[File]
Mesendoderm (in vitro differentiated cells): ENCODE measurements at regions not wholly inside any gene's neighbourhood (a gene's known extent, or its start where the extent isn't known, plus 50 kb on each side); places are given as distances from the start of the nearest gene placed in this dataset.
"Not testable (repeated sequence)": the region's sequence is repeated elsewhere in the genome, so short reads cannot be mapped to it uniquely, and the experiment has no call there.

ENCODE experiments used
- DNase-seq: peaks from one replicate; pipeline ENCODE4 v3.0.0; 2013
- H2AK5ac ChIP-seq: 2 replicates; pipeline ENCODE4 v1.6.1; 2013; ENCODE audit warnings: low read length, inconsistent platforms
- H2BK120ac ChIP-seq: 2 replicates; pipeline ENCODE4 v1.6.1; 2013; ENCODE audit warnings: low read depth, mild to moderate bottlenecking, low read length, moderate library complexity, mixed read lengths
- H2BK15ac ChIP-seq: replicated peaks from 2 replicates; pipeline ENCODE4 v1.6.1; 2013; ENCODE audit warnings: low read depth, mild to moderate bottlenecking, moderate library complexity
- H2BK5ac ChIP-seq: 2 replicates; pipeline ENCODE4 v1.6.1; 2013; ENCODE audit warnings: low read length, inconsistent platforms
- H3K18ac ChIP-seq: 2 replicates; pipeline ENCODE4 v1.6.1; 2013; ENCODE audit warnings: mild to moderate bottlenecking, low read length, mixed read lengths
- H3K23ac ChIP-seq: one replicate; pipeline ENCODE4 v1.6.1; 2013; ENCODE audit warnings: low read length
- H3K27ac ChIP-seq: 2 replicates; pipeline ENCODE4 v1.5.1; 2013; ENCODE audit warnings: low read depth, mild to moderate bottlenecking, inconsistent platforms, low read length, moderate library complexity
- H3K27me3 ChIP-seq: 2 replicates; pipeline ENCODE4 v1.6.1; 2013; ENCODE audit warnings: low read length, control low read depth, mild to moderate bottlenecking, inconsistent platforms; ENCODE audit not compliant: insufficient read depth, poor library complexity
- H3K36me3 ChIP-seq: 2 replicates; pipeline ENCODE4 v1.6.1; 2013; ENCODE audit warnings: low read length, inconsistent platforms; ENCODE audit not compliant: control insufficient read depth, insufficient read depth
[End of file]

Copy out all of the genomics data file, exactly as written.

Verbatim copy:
Mesendoderm (in vitro differentiated cells): ENCODE measurements at regions not wholly inside any gene's neighbourhood (a gene's known extent, or its start where the extent isn't known, plus 50 kb on each side); places are given as distances from the start of the nearest gene placed in this dataset.
"Not testable (repeated sequence)": the region's sequence is repeated elsewhere in the genome, so short reads cannot be mapped to it uniquely, and the experiment has no call there.

ENCODE experiments used
- DNase-seq: peaks from one replicate; pipeline ENCODE4 v3.0.0; 2013
- H2AK5ac ChIP-seq: 2 replicates; pipeline ENCODE4 v1.6.1; 2013; ENCODE audit warnings: low read length, inconsistent platforms
- H2BK120ac ChIP-seq: 2 replicates; pipeline ENCODE4 v1.6.1; 2013; ENCODE audit warnings: low read depth, mild to moderate bottlenecking, low read length, moderate library complexity, mixed read lengths
- H2BK15ac ChIP-seq: replicated peaks from 2 replicates; pipeline ENCODE4 v1.6.1; 2013; ENCODE audit warnings: low read depth, mild to moderate bottlenecking, moderate library complexity
- H2BK5ac ChIP-seq: 2 replicates; pipeline ENCODE4 v1.6.1; 2013; ENCODE audit warnings: low read length, inconsistent platforms
- H3K18ac ChIP-seq: 2 replicates; pipeline ENCODE4 v1.6.1; 2013; ENCODE audit warnings: mild to moderate bottlenecking, low read length, mixed read lengths
- H3K23ac ChIP-seq: one replicate; pipeline ENCODE4 v1.6.1; 2013; ENCODE audit warnings: low read length
- H3K27ac ChIP-seq: 2 replicates; pipeline ENCODE4 v1.5.1; 2013; ENCODE audit warnings: low read depth, mild to moderate bottlenecking, inconsistent platforms, low read length, moderate library complexity
- H3K27me3 ChIP-seq: 2 replicates; pipeline ENCODE4 v1.6.1; 2013; ENCODE audit warnings: low read length, control low read depth, mild to moderate bottlenecking, inconsistent platforms; ENCODE audit not compliant: insufficient read depth, poor library complexity
- H3K36me3 ChIP-seq: 2 replicates; pipeline ENCODE4 v1.6.1; 2013; ENCODE audit warnings: low read length, inconsistent platforms; ENCODE audit not compliant: control insufficient read depth, insufficient read depth